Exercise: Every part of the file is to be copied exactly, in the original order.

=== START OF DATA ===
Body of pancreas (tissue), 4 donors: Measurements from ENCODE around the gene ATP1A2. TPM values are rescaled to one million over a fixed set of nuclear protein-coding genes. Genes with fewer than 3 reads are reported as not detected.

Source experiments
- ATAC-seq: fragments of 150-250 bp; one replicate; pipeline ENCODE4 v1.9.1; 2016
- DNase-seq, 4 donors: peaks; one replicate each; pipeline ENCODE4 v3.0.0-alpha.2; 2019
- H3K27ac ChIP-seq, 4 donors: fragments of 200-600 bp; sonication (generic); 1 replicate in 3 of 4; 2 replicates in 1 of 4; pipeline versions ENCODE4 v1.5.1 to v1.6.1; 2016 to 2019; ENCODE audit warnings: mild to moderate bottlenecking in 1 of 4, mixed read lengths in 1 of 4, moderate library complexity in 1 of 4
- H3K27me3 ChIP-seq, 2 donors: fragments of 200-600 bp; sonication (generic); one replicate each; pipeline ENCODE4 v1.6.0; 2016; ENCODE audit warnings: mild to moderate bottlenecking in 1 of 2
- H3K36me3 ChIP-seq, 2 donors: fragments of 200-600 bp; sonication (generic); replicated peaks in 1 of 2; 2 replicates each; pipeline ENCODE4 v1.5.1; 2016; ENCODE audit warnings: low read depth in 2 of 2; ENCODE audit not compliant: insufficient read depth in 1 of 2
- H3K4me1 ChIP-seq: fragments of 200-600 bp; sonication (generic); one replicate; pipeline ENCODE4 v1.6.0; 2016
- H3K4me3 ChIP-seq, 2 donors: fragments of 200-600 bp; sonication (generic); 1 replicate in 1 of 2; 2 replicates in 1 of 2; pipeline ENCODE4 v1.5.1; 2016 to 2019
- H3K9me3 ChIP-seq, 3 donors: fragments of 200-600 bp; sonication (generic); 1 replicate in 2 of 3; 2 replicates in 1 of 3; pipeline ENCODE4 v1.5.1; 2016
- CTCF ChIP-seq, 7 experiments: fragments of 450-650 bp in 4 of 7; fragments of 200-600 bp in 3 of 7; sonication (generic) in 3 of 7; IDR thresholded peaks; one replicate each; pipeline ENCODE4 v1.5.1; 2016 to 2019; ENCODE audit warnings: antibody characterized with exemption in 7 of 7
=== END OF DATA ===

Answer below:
Body of pancreas (tissue), 4 donors: Measurements from ENCODE around the gene ATP1A2. TPM values are rescaled to one million over a fixed set of nuclear protein-coding genes. Genes with fewer than 3 reads are reported as not detected.

Source experiments
- ATAC-seq: fragments of 150-250 bp; one replicate; pipeline ENCODE4 v1.9.1; 2016
- DNase-seq, 4 donors: peaks; one replicate each; pipeline ENCODE4 v3.0.0-alpha.2; 2019
- H3K27ac ChIP-seq, 4 donors: fragments of 200-600 bp; sonication (generic); 1 replicate in 3 of 4; 2 replicates in 1 of 4; pipeline versions ENCODE4 v1.5.1 to v1.6.1; 2016 to 2019; ENCODE audit warnings: mild to moderate bottlenecking in 1 of 4, mixed read lengths in 1 of 4, moderate library complexity in 1 of 4
- H3K27me3 ChIP-seq, 2 donors: fragments of 200-600 bp; sonication (generic); one replicate each; pipeline ENCODE4 v1.6.0; 2016; ENCODE audit warnings: mild to moderate bottlenecking in 1 of 2
- H3K36me3 ChIP-seq, 2 donors: fragments of 200-600 bp; sonication (generic); replicated peaks in 1 of 2; 2 replicates each; pipeline ENCODE4 v1.5.1; 2016; ENCODE audit warnings: low read depth in 2 of 2; ENCODE audit not compliant: insufficient read depth in 1 of 2
- H3K4me1 ChIP-seq: fragments of 200-600 bp; sonication (generic); one replicate; pipeline ENCODE4 v1.6.0; 2016
- H3K4me3 ChIP-seq, 2 donors: fragments of 200-600 bp; sonication (generic); 1 replicate in 1 of 2; 2 replicates in 1 of 2; pipeline ENCODE4 v1.5.1; 2016 to 2019
- H3K9me3 ChIP-seq, 3 donors: fragments of 200-600 bp; sonication (generic); 1 replicate in 2 of 3; 2 replicates in 1 of 3; pipeline ENCODE4 v1.5.1; 2016
- CTCF ChIP-seq, 7 experiments: fragments of 450-650 bp in 4 of 7; fragments of 200-600 bp in 3 of 7; sonication (generic) in 3 of 7; IDR thresholded peaks; one replicate each; pipeline ENCODE4 v1.5.1; 2016 to 2019; ENCODE audit warnings: antibody characterized with exemption in 7 of 7